Erin Trochim stands poised at the front of a dim classroom at the International Arctic Research Center. At her fingertips is a tool that could revolutionize the way we process and analyze spatial information. Google Earth Engine is a powerful online platform that combines large spatial datasets and computing power in an accessible, app-like interface. It can be used to study trends and changes across Earth’s surface over space and time, and ask complex geospatial questions without the need to spend weeks downloading and processing large spatial datasets.
Google Earth Engine (GEE) can load global satellite imagery like Modis, Landsat, and Sentinel, as well as climate, landcover, and topography layers with a single line of code, in a fraction of the time.
“You used to have to be a big expert to work with big data; that is absolutely no longer the case. You can find an entrance point that works for you,” said Trochim. Since attending a GEE workshop in Dublin, Ireland in 2018, Trochim has had a vision for how this tool could revolutionize the way scientists and managers look at spatial data and address problems that have been difficult or impossible to consider in the past. On topics from stream temperature to permafrost degradation and beyond, GEE allows users to aggregate (or summarize) decades of data over an area of interest at an unprecedented rate. She believed so much in its applications that she designed a workshop to introduce new users to the platform.
The three-part, hands-on GEE workshop Trochim created with support from the AK CASC is aimed towards GIS professionals, managers, and subject-matter experts whose work has spatial applications. On a repeated offering of her first training module on February 6th (at the request of those who couldn’t attend initially) Trochim conveyed to over 25 participants in person and online how GEE could change the landscape of their work and the kinds of questions they can ask.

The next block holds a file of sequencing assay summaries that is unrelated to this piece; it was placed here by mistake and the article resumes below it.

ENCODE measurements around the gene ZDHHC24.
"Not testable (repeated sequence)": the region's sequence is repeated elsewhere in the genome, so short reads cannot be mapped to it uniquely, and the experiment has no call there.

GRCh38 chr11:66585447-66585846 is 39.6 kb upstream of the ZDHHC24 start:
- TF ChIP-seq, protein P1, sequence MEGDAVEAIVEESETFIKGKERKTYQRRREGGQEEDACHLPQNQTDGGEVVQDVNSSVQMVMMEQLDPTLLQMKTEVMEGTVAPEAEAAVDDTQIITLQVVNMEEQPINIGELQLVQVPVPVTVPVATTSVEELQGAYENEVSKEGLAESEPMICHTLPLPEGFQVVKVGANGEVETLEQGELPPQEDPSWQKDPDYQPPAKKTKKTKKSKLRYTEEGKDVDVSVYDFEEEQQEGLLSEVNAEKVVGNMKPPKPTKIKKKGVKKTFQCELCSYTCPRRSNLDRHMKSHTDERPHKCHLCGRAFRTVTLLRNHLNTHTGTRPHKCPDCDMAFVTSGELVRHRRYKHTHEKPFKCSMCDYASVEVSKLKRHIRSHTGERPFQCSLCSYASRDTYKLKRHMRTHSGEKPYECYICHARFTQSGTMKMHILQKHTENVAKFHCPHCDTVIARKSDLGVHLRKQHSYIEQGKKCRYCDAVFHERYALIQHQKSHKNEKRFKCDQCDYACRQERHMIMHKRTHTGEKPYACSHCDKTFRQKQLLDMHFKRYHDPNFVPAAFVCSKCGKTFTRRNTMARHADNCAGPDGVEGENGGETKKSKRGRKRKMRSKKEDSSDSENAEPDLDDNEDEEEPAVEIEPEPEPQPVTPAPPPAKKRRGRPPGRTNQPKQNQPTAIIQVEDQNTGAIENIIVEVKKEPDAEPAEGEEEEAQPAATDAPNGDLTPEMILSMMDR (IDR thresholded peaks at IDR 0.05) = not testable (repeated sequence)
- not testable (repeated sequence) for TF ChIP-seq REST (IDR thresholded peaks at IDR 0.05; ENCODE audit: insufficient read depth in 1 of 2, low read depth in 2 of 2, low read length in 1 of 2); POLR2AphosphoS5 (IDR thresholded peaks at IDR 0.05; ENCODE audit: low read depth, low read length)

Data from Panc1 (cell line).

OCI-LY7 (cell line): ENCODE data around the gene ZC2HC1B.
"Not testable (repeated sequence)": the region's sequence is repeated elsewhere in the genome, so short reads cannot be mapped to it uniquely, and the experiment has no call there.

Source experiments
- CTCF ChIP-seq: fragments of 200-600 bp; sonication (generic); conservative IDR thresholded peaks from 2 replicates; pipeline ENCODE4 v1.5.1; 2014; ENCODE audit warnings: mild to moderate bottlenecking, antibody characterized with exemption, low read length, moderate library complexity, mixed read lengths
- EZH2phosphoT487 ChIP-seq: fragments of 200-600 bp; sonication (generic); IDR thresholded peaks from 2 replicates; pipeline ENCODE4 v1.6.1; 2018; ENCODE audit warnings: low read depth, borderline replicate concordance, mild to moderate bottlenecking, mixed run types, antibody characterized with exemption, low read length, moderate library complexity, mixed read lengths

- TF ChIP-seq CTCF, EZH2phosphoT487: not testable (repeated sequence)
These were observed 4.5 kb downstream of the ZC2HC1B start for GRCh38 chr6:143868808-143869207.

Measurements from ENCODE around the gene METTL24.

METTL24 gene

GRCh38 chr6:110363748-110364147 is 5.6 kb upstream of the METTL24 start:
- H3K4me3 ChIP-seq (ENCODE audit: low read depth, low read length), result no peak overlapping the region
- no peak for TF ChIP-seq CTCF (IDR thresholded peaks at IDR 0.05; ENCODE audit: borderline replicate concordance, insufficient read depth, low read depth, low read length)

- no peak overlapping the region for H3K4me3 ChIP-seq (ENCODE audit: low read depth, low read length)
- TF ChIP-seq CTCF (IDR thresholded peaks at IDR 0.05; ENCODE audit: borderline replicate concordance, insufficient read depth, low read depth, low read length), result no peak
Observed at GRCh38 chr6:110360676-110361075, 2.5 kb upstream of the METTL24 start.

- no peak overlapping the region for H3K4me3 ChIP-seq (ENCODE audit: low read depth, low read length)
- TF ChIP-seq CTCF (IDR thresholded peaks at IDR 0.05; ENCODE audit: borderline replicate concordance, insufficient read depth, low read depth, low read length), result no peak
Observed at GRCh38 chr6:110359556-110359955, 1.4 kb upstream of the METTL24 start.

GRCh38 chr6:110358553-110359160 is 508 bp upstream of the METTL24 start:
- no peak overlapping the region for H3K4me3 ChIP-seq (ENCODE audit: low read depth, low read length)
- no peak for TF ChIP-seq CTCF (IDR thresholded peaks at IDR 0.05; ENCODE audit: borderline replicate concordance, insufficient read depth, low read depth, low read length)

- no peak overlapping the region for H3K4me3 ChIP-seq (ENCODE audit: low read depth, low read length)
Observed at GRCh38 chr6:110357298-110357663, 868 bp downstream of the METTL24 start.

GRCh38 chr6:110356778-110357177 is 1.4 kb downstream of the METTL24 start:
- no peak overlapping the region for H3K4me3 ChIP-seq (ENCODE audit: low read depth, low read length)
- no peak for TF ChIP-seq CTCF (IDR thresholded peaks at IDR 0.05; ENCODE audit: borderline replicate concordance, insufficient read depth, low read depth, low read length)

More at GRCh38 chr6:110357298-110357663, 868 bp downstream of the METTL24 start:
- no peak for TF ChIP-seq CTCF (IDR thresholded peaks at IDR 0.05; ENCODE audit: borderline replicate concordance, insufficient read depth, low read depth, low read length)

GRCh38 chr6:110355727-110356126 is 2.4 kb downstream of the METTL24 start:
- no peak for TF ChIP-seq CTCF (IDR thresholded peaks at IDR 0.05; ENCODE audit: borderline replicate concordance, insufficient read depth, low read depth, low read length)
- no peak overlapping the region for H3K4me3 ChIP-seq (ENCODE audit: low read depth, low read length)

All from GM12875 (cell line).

This initial session taught users the basics of remote sensing and processing big datasets, starting with a simple question: why use GEE? For many in the room, GEE offers a drastic reduction in the amount of time they spend processing and managing data, leaving more time for analysis and visualization of their research. GEE provides tools for that too, allowing users to put together striking visuals like the GIF below illustrating the summed monthly precipitation from the daily climate data. “You can do very sophisticated science, and also communicate it better,” noted Trochim.
In her own work, Trochim used GEE to look at changes to surface water across the Arctic. Even at such an immense spatial scale, she could look at each lake, river, and stream and calculate whether it had grown, shrunk, or remained the same. Trochim built an app in GEE that allows users to investigate water surface changes in their area of interest, which could be used for tracking water availability, infrastructure planning, and ecosystem health. “We have so much area in the Arctic, and we don’t always have a lot of information. So these sorts of tools are really attractive,” said Trochim.
Trochim is part of a GEE group developing a curriculum to bring the tool to a wider class of professionals and students outside of the computer programing and data science world. She hopes the curriculum will empower its students to look at problems across time and space in ways they haven’t been able to due to the computing and time requirements of the past.
The workshop continued with a second training on applying algorithms and classifying data on February 20, and will culminate with a third training on visualization (date to be determined).
For more information, contact Erin Trochim.